DETROIT -- Put Joey Porter one-on-one with a running back, tight end, or offensive lineman, and he is confident he'll win the matchup.
Yesterday, the glib Steelers linebacker went one-on-several hundred, and as he often does with opposing blockers, he flew past enough media queries to come out on top at Super Bowl XL Media Day at Ford Field.
Porter said he realized that some of the contingent around his podium were bent on getting him to say something disrespectful, something outlandish, something interesting that could bring a bit of controversy to a boring Super Bowl week.
''I can tell when you're looking for something; I can tell when you're fishing for something," he said. ''I'm not going to [take] your bait.
''I'm not really a spokesperson. I mean, there's a reason why I don't do the press conferences, and why Coach [Bill] Cowher doesn't let me do the press conferences.
''I'm not going to be the guy to sit up there and tell you lies. I'm going to give you my honest, truthful answer. That might not always be the best thing, but I can't sit up here and tell you something about how I'm not feeling. You ask a question, I'm going to give you an honest answer.
''That honesty might not always be the best thing."
That honesty plays well in a media world so often seeking sensational sound bites. Rarely does Porter's superb play -- he has a sack in each of the Steelers' three playoff victories and he led the team with 10 1/2 sacks this season -- garner the attention that his words do.
''The bigger story is what I say," Porter said. ''The big story isn't how I go out there and play football. The bigger story is: ''What's he going to say next?" That's the only reason why I have people waiting for me right now. They feel like they're going to tug and tug and tug until he breaks. But it's not going to happen. I'm not going to give you anything special but to answer these questions, one at a time, and I'm going to take my time doing it."
Porter came closest to getting upset when he was peppered with repeat questions about Seattle's Walter Jones, widely regarded as one of the top offensive tackles in the game.
At one point, Porter said he was tired of talking about Jones.
''I'm not going to sit here and answer questions over and over and over about Walter Jones, Walter Jones, Walter Jones, Walter Jones. How many ways can I say he is a good tackle?" Porter said. ''I mean, I've got to go against the guy. He's not sitting over there just hollering about how great I am, and I'm not going to sit up here and holler about how great he is all day."
No more questions about Jones.
Porter doesn't try to distance himself from his words -- he has the phrase ''Bad Boy" tattooed on his right biceps for a reason -- but he gets upset when what he says gets taken out of context.
A few weeks ago, he was told the Colts bragged about their new physical style after a regular-season win over the Steelers. His response that the Colts weren't a particularly physical team drew national scorn and ridicule.
A few days later, after the Steelers stunned the favored Colts, Porter's postgame comments criticizing the officials, who made a blatant miscall in overturning a game-clinching interception, were replayed more than the two sacks he was in on late in the fourth quarter.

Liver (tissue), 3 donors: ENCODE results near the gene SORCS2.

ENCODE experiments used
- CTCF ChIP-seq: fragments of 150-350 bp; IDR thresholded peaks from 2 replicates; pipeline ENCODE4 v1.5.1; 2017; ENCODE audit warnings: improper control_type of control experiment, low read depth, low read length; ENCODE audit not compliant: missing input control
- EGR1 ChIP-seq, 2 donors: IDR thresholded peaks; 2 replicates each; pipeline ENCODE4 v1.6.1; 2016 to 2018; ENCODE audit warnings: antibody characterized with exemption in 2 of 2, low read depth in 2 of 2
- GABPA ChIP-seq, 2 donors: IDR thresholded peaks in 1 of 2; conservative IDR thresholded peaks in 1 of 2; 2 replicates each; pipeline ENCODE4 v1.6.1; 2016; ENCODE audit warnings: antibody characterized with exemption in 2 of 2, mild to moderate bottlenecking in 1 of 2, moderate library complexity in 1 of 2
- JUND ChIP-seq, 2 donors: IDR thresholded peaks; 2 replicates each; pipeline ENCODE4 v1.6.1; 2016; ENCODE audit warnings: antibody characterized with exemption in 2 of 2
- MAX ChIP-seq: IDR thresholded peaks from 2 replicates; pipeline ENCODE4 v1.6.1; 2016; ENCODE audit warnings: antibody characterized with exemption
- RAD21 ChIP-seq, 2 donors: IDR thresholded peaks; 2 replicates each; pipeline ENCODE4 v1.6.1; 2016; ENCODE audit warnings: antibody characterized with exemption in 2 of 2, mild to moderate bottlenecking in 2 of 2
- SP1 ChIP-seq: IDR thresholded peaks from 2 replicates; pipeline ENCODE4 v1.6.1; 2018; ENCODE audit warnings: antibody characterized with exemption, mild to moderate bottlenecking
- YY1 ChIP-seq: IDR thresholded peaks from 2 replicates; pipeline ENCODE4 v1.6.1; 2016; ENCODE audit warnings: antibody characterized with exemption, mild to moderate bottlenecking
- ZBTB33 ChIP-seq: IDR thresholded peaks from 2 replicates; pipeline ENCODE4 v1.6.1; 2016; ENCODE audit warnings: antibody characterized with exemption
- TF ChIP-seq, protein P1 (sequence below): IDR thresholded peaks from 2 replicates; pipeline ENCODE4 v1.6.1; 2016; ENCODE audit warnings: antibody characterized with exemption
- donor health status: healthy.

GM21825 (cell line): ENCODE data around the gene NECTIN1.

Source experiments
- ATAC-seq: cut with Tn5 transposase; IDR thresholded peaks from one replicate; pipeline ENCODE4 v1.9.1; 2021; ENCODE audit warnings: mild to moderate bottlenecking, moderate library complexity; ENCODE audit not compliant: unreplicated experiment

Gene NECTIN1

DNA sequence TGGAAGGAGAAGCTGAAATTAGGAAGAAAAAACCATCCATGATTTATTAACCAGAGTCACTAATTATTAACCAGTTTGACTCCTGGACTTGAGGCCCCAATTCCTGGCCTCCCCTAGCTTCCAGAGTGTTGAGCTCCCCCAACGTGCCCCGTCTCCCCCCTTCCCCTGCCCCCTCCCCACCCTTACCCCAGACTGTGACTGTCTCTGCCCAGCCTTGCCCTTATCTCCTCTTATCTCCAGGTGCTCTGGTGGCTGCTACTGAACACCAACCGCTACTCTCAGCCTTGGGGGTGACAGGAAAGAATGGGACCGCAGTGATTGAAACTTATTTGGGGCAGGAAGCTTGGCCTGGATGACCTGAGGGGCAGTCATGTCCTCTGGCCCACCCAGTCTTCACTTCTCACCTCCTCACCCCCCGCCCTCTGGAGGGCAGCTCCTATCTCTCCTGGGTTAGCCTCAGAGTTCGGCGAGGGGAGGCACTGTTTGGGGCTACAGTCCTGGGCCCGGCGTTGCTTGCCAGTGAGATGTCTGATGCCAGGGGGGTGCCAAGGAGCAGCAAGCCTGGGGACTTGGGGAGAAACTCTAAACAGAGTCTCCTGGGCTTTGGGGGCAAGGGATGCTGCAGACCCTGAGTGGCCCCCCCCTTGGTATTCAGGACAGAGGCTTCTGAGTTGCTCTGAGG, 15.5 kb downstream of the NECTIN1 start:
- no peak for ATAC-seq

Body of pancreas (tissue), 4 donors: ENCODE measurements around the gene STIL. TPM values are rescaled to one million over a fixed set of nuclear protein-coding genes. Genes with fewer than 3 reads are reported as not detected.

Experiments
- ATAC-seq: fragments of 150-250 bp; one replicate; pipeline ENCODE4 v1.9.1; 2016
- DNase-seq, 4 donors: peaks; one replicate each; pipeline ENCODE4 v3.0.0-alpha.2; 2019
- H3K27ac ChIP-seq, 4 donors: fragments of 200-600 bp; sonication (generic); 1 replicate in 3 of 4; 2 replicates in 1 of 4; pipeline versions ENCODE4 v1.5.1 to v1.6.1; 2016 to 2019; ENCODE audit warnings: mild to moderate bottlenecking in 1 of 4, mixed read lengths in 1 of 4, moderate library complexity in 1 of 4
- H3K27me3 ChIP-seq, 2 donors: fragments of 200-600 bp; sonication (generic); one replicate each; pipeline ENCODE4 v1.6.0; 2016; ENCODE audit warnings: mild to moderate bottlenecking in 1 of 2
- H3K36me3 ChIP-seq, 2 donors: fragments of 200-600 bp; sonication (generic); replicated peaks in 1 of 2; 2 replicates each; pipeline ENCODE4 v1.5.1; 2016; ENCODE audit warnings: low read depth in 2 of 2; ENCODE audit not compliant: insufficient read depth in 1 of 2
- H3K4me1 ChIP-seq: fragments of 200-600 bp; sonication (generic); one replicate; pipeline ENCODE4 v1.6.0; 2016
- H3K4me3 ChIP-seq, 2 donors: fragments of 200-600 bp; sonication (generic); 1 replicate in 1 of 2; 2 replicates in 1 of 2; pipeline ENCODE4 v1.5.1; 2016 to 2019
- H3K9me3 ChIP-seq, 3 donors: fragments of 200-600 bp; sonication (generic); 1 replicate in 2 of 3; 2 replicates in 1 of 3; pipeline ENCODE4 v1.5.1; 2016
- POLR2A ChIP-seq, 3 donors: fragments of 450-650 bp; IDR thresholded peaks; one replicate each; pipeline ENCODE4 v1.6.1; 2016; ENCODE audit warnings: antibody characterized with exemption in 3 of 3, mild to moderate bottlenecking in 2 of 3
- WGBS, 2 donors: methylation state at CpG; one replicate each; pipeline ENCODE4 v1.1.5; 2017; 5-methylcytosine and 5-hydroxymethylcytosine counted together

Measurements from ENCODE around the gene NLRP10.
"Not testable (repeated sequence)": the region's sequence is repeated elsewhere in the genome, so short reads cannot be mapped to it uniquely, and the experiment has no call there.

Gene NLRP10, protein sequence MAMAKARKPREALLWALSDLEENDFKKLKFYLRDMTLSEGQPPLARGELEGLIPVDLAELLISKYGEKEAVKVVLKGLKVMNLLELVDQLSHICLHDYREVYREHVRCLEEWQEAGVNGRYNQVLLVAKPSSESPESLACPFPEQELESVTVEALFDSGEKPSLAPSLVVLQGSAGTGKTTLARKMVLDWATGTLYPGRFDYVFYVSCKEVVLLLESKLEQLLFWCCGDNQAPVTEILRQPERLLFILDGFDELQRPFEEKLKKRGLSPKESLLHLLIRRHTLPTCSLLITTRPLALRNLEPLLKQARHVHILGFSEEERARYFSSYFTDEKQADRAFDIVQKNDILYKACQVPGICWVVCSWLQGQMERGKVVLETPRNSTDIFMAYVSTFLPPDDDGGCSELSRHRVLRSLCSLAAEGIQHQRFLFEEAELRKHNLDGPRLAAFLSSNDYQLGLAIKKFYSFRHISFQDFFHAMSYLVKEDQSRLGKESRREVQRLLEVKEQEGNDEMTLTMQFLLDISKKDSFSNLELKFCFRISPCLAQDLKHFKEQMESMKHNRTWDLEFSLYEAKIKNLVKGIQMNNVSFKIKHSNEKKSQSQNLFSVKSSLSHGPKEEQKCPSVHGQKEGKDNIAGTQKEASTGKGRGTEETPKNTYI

''Is what you say more important than what you do?" Porter asked facetiously.
Not to the Steelers, who recognize Porter as a leader.
''Joey is the emotional leader for our football team without a question," Cowher said. ''He is the kind of guy that gets us going. We have some unique personalities and Joey is unique in his own sense. I've never been one to try and harness guys. I just want them to be respectful of the game and of the opponents. I love a team that plays with emotion, plays with passion. I love being around people that love to do that and Joey does it in his own way, and without a doubt Joey is an emotional leader for our team."
Overall, Pittsburgh is possibly the most talkative team on the field in the NFL. Porter, once ejected in pregame warmups for starting a fight by jawing with an opponent, is the vocal inspiration for the Steelers' defense, but his teammates say he isn't the loudest mouth on the team.
''Half the time I don't even understand what he's saying," linebacker James Farrior said. ''He's got a high-pitched voice, and when he raises his voice it gets higher, and the other half of the time [the stadium] is so loud you can't hear, but we feel his energy more than anything."
Nose tackle Casey Hampton, an enforcer -- both verbal and otherwise -- said Porter isn't the biggest Mouth of the Allegheny.
''He's not even the biggest talker on the team, [Larry] Foote is," Hampton said. ''Foote is much worse than Joey is. He talks from the start to the finish, the first snap to the last.
''That's the difference in our team and a lot of other teams. We're winning or losing, whatever, we're talking. We're not front-runners, that's our game -- we're going to try to talk you out of yours."
All of that talk was mild yesterday. But the publicity Seattle's offensive line is getting as the best in the game is grating on the Steelers.
Of course, Porter was among those to point that out.
''They think they have the best offensive line in the game? I feel like we have the best offensive line in the game," he said. ''We have an offensive line to match their offensive line.
''It's a natural competition. You don't want to hear about somebody else being the best. You feel like you're the best. Every player, deep down when he tells the truth, feels like he's the best. I mean, I feel like I'm the best at what I do.
''You have to feel that way. You can't walk onto the field feeling second best to nobody. [If you do] you're already losing. Most people just aren't going to say it."
Joey Porter will. But that's about all he would say yesterday.